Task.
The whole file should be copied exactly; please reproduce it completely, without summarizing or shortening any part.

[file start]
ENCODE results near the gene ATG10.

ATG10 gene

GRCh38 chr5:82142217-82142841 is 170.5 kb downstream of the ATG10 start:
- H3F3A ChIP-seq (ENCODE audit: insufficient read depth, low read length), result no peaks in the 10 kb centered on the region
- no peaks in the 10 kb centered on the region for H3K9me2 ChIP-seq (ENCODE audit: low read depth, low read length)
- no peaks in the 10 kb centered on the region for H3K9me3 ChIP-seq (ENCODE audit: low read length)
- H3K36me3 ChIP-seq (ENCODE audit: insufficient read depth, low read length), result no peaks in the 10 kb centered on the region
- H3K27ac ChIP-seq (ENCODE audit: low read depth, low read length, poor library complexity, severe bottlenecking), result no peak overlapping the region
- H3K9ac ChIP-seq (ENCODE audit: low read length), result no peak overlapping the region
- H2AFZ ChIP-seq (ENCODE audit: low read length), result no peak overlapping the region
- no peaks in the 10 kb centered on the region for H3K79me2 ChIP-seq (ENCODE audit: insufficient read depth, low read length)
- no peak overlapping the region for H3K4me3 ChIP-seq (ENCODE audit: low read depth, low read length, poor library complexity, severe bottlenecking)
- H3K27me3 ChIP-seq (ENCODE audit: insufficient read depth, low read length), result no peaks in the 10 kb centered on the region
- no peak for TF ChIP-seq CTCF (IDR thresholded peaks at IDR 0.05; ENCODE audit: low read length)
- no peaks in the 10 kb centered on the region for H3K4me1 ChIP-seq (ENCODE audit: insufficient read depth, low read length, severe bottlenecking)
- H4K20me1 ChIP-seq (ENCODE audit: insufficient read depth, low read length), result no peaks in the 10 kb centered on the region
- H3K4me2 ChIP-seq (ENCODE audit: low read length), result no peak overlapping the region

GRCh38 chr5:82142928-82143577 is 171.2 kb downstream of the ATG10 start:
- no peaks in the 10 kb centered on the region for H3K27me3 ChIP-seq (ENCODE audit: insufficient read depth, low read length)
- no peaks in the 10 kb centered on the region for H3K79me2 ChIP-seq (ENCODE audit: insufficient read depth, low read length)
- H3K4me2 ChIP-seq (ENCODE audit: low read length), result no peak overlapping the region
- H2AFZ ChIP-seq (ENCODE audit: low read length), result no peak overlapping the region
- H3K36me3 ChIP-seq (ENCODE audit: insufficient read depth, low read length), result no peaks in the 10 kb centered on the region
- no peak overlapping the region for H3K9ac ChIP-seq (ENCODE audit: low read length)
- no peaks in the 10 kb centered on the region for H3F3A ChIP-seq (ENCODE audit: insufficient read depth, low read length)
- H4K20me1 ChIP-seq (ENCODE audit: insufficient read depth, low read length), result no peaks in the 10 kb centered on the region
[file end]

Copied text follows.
ENCODE results near the gene ATG10.

ATG10 gene

GRCh38 chr5:82142217-82142841 is 170.5 kb downstream of the ATG10 start:
- H3F3A ChIP-seq (ENCODE audit: insufficient read depth, low read length), result no peaks in the 10 kb centered on the region
- no peaks in the 10 kb centered on the region for H3K9me2 ChIP-seq (ENCODE audit: low read depth, low read length)
- no peaks in the 10 kb centered on the region for H3K9me3 ChIP-seq (ENCODE audit: low read length)
- H3K36me3 ChIP-seq (ENCODE audit: insufficient read depth, low read length), result no peaks in the 10 kb centered on the region
- H3K27ac ChIP-seq (ENCODE audit: low read depth, low read length, poor library complexity, severe bottlenecking), result no peak overlapping the region
- H3K9ac ChIP-seq (ENCODE audit: low read length), result no peak overlapping the region
- H2AFZ ChIP-seq (ENCODE audit: low read length), result no peak overlapping the region
- no peaks in the 10 kb centered on the region for H3K79me2 ChIP-seq (ENCODE audit: insufficient read depth, low read length)
- no peak overlapping the region for H3K4me3 ChIP-seq (ENCODE audit: low read depth, low read length, poor library complexity, severe bottlenecking)
- H3K27me3 ChIP-seq (ENCODE audit: insufficient read depth, low read length), result no peaks in the 10 kb centered on the region
- no peak for TF ChIP-seq CTCF (IDR thresholded peaks at IDR 0.05; ENCODE audit: low read length)
- no peaks in the 10 kb centered on the region for H3K4me1 ChIP-seq (ENCODE audit: insufficient read depth, low read length, severe bottlenecking)
- H4K20me1 ChIP-seq (ENCODE audit: insufficient read depth, low read length), result no peaks in the 10 kb centered on the region
- H3K4me2 ChIP-seq (ENCODE audit: low read length), result no peak overlapping the region

GRCh38 chr5:82142928-82143577 is 171.2 kb downstream of the ATG10 start:
- no peaks in the 10 kb centered on the region for H3K27me3 ChIP-seq (ENCODE audit: insufficient read depth, low read length)
- no peaks in the 10 kb centered on the region for H3K79me2 ChIP-seq (ENCODE audit: insufficient read depth, low read length)
- H3K4me2 ChIP-seq (ENCODE audit: low read length), result no peak overlapping the region
- H2AFZ ChIP-seq (ENCODE audit: low read length), result no peak overlapping the region
- H3K36me3 ChIP-seq (ENCODE audit: insufficient read depth, low read length), result no peaks in the 10 kb centered on the region
- no peak overlapping the region for H3K9ac ChIP-seq (ENCODE audit: low read length)
- no peaks in the 10 kb centered on the region for H3F3A ChIP-seq (ENCODE audit: insufficient read depth, low read length)
- H4K20me1 ChIP-seq (ENCODE audit: insufficient read depth, low read length), result no peaks in the 10 kb centered on the region